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11-18-2004, 04:41 PM
  #41
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Originally Posted by copperandblue
I don't really buy this line of thinking.
So why hasn't somebody jumped at the chance to build a rink in Pittsburgh? There's a place with a tenant and nobody is stepping forward. You don't honestly believe the Rexall Centre could sell luxury boxes without the Oilers.

You don't honestly think Rexall would pay for the naming rights without the Oilers. General Motors forked over to name the rink in Vancouver GM Place because their name gets mentioned again and again on hockey broadcasts and in the newspapers. It is a great branding buy. They aren't interested without the hockey team.

Tom

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11-18-2004, 04:45 PM
  #42
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Quote:
Originally Posted by nferr
This is really a war. It comes down to the fact that one side is going to break. If it's the NHLPA then all the revenues and expenses will have to be defined and that will take some time. If the owners break than the only issue will probably be a luxury tax and only salaries have to really be defined. That's why I think eventually we may see a really steep luxury tax as a final compromise. Will the owners really want to open up their books fully so that every expense and revenue is seen by the NHLPA?
The fact that the NHL is insisting on cost certainty being a part of any agreement would have to mean that they are willing to open their books. I wouldn't expect the NHLPA to agree with any sort of cost certainty with the NHL with out going over all the books very thoroughly.

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11-18-2004, 04:58 PM
  #43
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Quote:
Originally Posted by Tom_Benjamin
Then why don't people just go out and build rinks in places without sports franchises? They can make money with the luxury boxes and the board revenues, with the concessions and parking and restaurants and the ads on the scoreboard.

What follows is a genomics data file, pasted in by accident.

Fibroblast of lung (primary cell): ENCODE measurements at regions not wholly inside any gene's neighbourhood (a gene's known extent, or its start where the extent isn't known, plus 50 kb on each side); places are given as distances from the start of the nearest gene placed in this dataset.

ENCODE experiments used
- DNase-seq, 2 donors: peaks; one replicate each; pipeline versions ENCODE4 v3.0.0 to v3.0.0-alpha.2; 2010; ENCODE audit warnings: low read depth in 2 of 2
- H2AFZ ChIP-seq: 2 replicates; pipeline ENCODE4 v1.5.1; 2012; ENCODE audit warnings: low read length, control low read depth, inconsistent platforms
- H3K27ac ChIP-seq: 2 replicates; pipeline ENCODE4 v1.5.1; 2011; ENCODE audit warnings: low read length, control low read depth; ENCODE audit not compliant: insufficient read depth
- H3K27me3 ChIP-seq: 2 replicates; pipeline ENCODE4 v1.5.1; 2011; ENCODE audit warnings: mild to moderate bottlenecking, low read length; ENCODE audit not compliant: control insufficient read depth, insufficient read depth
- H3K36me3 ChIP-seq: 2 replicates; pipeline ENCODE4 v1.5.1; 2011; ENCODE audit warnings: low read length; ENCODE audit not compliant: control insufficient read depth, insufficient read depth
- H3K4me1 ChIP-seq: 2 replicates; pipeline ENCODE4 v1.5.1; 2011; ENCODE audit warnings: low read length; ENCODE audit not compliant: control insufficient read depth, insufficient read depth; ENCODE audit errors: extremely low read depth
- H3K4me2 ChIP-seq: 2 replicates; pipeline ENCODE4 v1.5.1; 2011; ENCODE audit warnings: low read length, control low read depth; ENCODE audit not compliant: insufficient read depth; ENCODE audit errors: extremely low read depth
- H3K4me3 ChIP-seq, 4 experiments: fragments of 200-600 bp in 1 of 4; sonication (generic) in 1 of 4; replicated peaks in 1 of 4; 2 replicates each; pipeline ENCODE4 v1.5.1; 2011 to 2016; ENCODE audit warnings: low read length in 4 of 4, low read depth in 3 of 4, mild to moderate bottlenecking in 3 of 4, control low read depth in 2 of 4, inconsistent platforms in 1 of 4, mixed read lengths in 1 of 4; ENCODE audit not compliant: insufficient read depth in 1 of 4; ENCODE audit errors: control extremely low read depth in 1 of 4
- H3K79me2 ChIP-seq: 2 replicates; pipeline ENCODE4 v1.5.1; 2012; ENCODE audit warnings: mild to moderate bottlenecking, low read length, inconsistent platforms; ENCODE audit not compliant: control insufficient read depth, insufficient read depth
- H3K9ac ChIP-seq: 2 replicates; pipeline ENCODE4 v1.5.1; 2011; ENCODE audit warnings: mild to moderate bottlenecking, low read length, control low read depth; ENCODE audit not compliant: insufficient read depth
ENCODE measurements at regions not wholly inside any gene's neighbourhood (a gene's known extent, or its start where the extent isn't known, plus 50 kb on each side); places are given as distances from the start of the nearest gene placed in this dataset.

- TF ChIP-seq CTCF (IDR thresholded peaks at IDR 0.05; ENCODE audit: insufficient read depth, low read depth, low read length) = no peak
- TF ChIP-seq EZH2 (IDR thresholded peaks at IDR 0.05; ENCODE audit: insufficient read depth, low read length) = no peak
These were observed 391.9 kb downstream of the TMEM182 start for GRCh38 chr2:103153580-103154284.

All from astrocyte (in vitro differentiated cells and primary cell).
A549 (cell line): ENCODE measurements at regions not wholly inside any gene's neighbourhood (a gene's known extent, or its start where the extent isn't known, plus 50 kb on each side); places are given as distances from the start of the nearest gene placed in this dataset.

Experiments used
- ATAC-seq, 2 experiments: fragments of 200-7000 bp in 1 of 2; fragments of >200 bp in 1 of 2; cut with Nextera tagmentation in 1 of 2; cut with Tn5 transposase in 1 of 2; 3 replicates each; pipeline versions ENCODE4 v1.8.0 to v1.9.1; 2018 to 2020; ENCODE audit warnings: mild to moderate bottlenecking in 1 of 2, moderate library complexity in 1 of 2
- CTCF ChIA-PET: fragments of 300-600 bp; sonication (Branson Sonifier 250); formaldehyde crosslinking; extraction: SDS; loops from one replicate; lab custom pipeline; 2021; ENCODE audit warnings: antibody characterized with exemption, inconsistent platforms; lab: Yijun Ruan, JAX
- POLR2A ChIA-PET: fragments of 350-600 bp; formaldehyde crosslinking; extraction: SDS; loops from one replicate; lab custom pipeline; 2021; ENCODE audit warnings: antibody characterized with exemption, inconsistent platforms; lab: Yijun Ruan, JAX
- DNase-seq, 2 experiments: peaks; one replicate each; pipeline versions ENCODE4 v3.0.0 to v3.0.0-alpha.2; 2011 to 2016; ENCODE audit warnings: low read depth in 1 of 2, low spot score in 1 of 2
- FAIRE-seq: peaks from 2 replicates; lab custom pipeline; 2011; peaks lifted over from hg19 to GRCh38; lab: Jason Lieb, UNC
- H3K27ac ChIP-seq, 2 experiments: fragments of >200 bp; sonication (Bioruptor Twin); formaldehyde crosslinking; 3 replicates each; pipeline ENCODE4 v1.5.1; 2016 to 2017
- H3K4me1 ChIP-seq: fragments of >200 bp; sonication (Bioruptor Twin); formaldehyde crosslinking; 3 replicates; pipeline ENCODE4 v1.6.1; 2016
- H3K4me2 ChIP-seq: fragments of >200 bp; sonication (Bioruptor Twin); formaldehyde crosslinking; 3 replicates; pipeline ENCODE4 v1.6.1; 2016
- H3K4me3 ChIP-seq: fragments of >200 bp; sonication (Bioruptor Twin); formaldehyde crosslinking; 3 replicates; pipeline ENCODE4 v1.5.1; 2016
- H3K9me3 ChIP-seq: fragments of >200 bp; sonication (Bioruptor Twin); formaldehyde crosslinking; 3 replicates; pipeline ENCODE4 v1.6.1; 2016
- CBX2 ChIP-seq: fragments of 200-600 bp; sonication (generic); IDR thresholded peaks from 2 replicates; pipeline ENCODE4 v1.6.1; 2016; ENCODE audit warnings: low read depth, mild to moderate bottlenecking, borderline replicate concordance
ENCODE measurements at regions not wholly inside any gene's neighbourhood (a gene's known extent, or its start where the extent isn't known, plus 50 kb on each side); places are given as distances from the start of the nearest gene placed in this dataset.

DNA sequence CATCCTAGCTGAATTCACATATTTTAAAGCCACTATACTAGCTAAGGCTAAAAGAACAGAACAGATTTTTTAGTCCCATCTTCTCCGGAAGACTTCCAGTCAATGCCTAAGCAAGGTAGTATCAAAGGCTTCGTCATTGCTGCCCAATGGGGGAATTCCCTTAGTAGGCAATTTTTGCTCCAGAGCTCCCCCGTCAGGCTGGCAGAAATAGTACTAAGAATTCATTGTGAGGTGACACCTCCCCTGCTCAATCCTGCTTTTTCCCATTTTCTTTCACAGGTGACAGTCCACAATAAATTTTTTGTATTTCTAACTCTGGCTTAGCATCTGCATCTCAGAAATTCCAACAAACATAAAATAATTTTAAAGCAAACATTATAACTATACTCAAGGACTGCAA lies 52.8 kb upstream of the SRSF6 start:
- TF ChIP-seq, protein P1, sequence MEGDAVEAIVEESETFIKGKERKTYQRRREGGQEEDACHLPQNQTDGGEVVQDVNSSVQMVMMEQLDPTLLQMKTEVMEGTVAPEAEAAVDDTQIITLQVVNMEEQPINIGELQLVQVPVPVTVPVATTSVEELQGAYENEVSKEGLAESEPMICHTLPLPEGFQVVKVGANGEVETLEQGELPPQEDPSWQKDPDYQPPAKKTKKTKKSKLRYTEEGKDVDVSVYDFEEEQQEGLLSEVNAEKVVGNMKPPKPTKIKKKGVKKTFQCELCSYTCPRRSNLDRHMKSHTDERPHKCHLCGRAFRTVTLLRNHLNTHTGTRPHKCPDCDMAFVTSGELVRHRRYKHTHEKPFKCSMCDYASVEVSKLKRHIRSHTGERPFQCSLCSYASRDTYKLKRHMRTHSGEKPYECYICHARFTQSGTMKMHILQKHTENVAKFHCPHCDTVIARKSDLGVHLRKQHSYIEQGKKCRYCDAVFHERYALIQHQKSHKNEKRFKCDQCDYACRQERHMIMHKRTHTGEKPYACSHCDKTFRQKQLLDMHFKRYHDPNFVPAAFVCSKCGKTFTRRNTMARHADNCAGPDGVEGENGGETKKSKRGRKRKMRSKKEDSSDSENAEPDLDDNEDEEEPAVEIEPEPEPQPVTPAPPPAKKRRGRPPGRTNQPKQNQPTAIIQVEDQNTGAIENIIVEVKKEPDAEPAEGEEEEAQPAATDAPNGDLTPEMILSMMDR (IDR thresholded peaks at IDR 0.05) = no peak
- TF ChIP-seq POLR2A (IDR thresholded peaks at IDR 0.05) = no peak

They do. They're called Convention Centres.

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11-18-2004, 05:37 PM
  #44
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Originally Posted by Tom_Benjamin
So why hasn't somebody jumped at the chance to build a rink in Pittsburgh? There's a place with a tenant and nobody is stepping forward.
Different issue.

Wether it is a good arena or not is besides the point. The point that does apply is that they have one. In fact they have 2 indoor sport facilities that will hold 12,000 or more. Amazingly enough the Penguins only play out of one of them.

You suggested that pro franchises are what makes these places profitable, I am just pointing out that there are dozens upon dozens of these types of facilities that don't have a pro franchise (certainly not a top 4 pro franchise) and yet these cities have still built them.

Quote:
Originally Posted by Tom_Benjamin
You don't honestly believe the Rexall Centre could sell luxury boxes without the Oilers.
Nope not at all. However I do think that the sale price of the boxes would drop significantly if the only access it provided was to the Oiler games.

Therefore, like most people here, I think that the number of dates that the arena is used divided by the total cost of the suite, multiplied by 41 (plus any additional playoff/preseason dates that may be available) is perfectly fair.

Quote:
Originally Posted by Tom_Benjamin
You don't honestly think Rexall would pay for the naming rights without the Oilers. General Motors forked over to name the rink in Vancouver GM Place because their name gets mentioned again and again on hockey broadcasts and in the newspapers. It is a great branding buy. They aren't interested without the hockey team.
Actually I have no problem with arena naming rights being considered team revenue. In a place like Vancouver where only the Canucks play then 100%, in cities where there is NHL and NBA then 50/50 is reasonable and in cities like Calgary where they have the Flames, the Hitmen and the Roughnecks playing then divide it up by attendance percentages.

I find the naming rights a bit different simply because every time an article, interview, news story and so on mentions the arena - the vast majority of the time it is in association with the team that plays there. Therefore, I agree that 90% of the benefit to the company sponsoring the arena comes from the sport and as such it isn't a battle worth picking as far as where the other 10% of exposure comes from. It is simply a case of who all contributes (As mentioned in terms of the multi sport facilities).